Sunday, 25 July 2010
In 1937 the NSW Department of Railways introduced six rail buses to its fleet as an economical form of passenger transport on small branch lines.
The concept derived from passenger rail motors, introduced in 1919, which used a traditional timber railway carriage mounted on a converted road truck chassis and drive train. Rail buses took the concept one step further and adapted road vehicle styling, coach-building and technology for rail use. Within a year of their introduction, they were withdrawn for economic reasons, having failed to attract sufficient passenger numbers to make the services viable.
By June 1939, five of the rail buses had been relaunched as mobile pay cars, while the sixth remained a rail bus until some time later.
For almost fifty years, the vehicles were used to move cash on NSW rail lines to pay employees at stations and maintenance gangs working on the tracks. The vehicles were a familiar sight on the network as they made the fortnightly pay runs and were affectionately known as 'pay buses'.
Today, they are no longer in operation, having been replaced by electronic banking. The sole survivor of the first fleet of pay buses, FP1, is today recognised as a significant item of rail heritage.
Wednesday, 21 July 2010
Breathtaking early 20th Century Walsh Bay Finger Wharves, a family of timber wharves and shore sheds that extend out into Sydney's harbour. They are the largest timber structures in the world, romantic symbols of Sydney's maritime history and the first structures in Australia to be nominated as a World Heritage Site. Over the last few years the wharves and shore sheds have been reworked into a modern residential and cultural precinct by Bates Smart, Australia's oldest architectural firm with the help of renowned French architect Phillipe Robert. Now one of Sydney’s most exclusive harbourside addresses.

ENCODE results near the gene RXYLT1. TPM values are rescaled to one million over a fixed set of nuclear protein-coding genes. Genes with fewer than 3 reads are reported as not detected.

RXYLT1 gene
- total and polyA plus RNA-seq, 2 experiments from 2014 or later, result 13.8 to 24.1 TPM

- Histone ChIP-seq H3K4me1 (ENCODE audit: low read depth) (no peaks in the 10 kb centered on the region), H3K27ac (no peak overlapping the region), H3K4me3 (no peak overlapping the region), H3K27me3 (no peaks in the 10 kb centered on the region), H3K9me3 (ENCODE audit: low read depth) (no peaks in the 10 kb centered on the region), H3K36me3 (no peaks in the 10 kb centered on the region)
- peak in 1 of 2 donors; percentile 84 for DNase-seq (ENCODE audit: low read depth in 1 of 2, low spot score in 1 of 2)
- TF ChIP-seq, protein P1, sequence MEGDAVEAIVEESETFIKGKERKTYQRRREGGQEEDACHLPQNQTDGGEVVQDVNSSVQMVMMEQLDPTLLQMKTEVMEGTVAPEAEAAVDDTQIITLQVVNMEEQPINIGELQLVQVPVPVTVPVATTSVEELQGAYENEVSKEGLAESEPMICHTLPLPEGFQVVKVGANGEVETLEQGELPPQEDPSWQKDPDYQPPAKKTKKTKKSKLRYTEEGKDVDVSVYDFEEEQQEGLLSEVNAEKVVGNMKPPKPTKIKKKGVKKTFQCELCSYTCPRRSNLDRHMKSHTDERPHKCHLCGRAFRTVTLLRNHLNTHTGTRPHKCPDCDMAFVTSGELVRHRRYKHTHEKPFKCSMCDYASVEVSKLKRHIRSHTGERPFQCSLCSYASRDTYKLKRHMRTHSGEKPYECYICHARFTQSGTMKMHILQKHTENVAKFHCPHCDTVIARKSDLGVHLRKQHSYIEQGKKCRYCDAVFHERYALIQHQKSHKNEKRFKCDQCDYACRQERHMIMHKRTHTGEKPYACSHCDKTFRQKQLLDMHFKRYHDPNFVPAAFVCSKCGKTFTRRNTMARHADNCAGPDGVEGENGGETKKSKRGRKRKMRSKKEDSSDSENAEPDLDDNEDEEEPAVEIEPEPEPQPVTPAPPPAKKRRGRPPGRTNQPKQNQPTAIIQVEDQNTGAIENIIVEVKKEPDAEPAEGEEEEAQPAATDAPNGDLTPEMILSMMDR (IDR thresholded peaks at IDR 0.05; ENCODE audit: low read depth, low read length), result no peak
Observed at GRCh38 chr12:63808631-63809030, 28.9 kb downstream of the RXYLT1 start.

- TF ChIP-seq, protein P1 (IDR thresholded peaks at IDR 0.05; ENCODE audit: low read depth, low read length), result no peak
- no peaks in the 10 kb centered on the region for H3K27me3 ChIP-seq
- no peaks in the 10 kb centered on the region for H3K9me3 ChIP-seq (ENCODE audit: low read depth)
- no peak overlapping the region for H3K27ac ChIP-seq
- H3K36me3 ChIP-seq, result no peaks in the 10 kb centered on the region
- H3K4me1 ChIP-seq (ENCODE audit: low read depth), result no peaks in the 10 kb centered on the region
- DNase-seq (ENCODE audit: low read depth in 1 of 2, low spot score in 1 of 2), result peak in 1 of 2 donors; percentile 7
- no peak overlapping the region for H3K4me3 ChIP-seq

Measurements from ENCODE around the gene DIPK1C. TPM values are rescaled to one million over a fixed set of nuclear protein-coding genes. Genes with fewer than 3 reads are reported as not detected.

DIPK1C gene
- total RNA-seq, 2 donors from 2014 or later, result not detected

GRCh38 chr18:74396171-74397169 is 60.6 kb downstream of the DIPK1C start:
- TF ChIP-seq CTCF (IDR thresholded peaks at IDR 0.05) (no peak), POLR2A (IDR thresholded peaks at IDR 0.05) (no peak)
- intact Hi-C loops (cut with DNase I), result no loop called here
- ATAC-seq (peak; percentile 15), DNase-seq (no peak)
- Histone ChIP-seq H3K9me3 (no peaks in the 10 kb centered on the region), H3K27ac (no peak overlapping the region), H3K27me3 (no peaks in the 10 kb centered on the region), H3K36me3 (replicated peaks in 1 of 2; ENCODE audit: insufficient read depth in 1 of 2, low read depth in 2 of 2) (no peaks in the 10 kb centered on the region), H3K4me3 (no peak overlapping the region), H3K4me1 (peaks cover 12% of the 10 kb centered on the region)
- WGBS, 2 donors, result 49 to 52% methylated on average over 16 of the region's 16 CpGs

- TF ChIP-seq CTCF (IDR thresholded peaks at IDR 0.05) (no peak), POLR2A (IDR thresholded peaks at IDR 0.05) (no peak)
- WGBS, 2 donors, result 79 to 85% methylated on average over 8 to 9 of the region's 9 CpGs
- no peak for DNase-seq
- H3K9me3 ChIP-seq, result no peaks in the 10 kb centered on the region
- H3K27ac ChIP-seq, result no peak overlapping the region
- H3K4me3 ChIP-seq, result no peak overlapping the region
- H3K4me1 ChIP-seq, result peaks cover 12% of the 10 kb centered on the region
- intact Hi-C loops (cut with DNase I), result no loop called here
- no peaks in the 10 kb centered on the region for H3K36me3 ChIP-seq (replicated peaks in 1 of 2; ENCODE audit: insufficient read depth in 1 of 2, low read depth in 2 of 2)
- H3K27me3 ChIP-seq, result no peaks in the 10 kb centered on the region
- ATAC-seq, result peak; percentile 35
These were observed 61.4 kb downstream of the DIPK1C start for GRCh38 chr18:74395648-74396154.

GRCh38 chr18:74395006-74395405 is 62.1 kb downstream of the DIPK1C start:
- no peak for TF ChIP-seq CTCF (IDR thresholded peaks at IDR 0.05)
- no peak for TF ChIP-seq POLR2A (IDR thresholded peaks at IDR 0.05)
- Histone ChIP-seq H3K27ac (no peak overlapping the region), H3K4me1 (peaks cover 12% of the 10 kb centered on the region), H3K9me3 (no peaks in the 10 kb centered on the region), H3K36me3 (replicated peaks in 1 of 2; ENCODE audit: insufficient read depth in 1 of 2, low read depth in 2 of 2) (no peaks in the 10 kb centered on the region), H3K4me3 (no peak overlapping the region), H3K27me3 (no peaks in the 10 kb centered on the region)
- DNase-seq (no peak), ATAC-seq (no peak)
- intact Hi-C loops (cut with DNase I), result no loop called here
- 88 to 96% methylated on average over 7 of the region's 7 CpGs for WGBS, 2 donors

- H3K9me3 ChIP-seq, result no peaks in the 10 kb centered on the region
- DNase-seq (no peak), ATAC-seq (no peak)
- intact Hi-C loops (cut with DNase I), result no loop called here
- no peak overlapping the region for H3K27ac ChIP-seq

Sunday, 4 July 2010
The Queen Victoria Building, now affectionately known as the QVB, was designed by George McRae and completed in 1898, replacing the original Sydney markets on the site. Built as a monument to the long reigning monarch, construction took place in dire times, as Sydney was in a severe recession. The elaborate Romanesque architecture was specially planned for the grand building so the Government could employ many out-of-work craftsmen - stonemasons, plasterers, and stained window artists - in a worthwhile project. Originally, a concert hall, offices, showrooms, warehouses and a wide variety of tradespeople were accommodated, Now QVB contains mostly upmarket boutiques, coffee shops and "brand-name" shops.
Interior of Queen Victoria Building
Interior of Queen Victoria Building
Saturday, 3 July 2010
The Sydney International FIFA Fan Fest has been a great success with hundreds of thousands of fans coming to Darling Harbour to celebrate and support their team in the 2010 World Cup! While 32 nations played in the World Cup in South Africa, Sydney has joined London, Paris, Berlin, Rome, Rio de Janeiro and Mexico City to host this fest.
More than 500,000 people celebrated football festival 2010 in Darling Harbour. During the month long event the public was entertained by numerous cultural performances, kids football clinics, roving street entertainment, visits by the official mascot Zakumi, Community Street Soccer National Championships & multiple live performances from national and international artists.
Thursday, 1 July 2010
Governor Macquarie was passionate about horses and commissioned convict architect, Francis Greenway to design the extravagant stables for Government House. The neo-gothic style building is now the Sydney Conservatorium of Music.